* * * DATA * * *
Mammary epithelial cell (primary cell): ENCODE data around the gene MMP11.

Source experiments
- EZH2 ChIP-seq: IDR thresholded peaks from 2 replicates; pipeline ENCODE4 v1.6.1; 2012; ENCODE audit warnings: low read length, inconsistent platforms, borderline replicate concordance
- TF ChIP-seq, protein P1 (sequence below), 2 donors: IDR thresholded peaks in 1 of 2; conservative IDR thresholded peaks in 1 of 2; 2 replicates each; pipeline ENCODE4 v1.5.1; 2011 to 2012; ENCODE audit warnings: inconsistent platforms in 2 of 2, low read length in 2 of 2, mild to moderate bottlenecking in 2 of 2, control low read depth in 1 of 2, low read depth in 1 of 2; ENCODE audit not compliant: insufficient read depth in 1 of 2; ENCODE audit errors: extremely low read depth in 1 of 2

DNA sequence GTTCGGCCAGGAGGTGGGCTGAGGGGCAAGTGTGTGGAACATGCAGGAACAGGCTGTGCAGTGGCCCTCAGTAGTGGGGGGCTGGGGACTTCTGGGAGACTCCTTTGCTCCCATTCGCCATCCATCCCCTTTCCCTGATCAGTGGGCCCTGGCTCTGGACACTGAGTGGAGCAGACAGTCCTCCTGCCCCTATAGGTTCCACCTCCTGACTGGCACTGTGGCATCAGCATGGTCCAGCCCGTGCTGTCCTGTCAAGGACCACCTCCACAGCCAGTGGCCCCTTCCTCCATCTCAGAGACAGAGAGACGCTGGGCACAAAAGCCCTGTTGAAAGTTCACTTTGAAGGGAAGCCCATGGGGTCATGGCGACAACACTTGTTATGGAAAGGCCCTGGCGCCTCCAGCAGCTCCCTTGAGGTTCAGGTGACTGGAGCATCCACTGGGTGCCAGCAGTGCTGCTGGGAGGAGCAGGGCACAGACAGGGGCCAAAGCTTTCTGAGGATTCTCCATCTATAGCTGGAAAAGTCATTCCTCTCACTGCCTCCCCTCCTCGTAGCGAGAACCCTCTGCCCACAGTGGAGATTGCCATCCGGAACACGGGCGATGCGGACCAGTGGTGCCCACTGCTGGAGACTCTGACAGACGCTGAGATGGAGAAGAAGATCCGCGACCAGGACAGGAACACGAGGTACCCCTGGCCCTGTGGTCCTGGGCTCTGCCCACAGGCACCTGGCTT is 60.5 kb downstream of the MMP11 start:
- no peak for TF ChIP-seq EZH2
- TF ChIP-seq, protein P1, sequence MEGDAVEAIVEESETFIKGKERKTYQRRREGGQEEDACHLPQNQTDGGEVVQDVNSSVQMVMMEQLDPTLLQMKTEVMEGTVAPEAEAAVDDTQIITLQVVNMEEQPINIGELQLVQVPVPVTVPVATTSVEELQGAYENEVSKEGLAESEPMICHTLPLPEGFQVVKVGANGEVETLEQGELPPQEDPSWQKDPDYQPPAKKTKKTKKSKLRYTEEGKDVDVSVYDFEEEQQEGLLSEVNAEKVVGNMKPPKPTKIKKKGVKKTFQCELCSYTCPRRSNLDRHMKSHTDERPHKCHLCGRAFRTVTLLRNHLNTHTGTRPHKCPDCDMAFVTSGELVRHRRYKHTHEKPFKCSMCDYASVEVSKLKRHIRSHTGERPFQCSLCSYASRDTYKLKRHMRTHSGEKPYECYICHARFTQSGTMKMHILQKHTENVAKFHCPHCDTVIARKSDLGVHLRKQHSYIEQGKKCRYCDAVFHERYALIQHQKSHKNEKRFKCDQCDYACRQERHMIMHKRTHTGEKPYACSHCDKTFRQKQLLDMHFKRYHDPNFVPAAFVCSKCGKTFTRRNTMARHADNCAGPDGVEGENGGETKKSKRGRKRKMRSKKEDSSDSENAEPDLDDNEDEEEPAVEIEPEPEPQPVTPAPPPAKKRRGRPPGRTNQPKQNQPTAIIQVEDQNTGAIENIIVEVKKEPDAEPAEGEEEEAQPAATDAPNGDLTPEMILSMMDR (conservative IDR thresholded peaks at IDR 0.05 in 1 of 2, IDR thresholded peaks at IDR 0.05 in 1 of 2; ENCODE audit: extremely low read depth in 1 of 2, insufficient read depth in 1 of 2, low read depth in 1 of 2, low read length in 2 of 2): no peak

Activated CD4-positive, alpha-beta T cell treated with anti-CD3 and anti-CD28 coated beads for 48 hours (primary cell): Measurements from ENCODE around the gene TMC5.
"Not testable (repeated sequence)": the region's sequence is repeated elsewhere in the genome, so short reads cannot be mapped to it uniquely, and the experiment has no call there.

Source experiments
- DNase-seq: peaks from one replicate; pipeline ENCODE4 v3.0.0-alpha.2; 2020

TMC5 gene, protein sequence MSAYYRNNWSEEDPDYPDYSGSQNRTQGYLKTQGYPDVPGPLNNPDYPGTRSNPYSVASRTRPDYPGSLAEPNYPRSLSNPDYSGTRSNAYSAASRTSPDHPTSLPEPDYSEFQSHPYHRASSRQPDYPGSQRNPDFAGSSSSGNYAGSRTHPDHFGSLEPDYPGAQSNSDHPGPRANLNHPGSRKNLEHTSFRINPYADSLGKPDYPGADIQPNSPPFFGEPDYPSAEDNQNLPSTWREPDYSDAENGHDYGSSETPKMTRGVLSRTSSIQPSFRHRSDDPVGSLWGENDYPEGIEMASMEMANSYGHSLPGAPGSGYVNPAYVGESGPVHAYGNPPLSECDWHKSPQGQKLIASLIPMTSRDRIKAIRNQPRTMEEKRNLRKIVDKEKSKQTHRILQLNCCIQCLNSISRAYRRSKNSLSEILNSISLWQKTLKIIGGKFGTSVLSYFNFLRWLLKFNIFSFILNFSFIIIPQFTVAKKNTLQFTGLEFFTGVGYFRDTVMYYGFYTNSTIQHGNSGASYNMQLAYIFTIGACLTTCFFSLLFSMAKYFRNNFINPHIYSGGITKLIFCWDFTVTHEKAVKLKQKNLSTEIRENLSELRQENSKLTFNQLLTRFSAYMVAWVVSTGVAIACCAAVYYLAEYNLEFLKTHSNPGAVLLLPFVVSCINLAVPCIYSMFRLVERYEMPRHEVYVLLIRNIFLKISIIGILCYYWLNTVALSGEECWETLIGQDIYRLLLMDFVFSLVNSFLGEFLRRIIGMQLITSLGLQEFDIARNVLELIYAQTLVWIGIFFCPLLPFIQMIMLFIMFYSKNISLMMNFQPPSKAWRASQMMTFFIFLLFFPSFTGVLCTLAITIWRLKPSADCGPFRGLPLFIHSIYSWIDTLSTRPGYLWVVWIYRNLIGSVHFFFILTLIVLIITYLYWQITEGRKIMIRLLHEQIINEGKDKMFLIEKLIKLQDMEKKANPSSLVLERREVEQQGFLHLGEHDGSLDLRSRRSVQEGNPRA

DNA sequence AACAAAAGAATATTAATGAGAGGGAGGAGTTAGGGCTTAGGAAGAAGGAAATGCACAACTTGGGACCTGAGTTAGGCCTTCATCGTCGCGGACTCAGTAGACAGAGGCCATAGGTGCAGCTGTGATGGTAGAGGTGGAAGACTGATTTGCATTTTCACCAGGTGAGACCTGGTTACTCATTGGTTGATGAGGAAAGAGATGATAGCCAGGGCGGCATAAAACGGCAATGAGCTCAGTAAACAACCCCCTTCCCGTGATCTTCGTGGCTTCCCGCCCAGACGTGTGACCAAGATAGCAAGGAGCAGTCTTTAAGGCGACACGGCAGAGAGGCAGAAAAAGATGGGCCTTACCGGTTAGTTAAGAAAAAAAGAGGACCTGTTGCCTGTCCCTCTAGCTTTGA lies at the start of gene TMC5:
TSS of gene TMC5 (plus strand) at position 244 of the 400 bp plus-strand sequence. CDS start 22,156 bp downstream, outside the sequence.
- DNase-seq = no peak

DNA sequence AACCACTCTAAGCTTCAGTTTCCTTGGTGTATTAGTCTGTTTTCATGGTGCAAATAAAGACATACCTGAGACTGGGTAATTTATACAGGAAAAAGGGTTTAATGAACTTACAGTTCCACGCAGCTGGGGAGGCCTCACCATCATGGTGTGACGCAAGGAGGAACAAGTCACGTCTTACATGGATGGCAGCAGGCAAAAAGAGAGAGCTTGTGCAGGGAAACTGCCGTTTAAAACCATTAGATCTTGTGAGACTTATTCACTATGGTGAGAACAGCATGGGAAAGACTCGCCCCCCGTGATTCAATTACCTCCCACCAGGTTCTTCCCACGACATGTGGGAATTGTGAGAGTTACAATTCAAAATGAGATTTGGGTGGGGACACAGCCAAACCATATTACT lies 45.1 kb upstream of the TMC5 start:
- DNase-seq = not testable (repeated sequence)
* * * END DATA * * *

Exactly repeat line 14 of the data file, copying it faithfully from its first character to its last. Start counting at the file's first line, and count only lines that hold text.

TSS of gene TMC5 (plus strand) at position 244 of the 400 bp plus-strand sequence. CDS start 22,156 bp downstream, outside the sequence.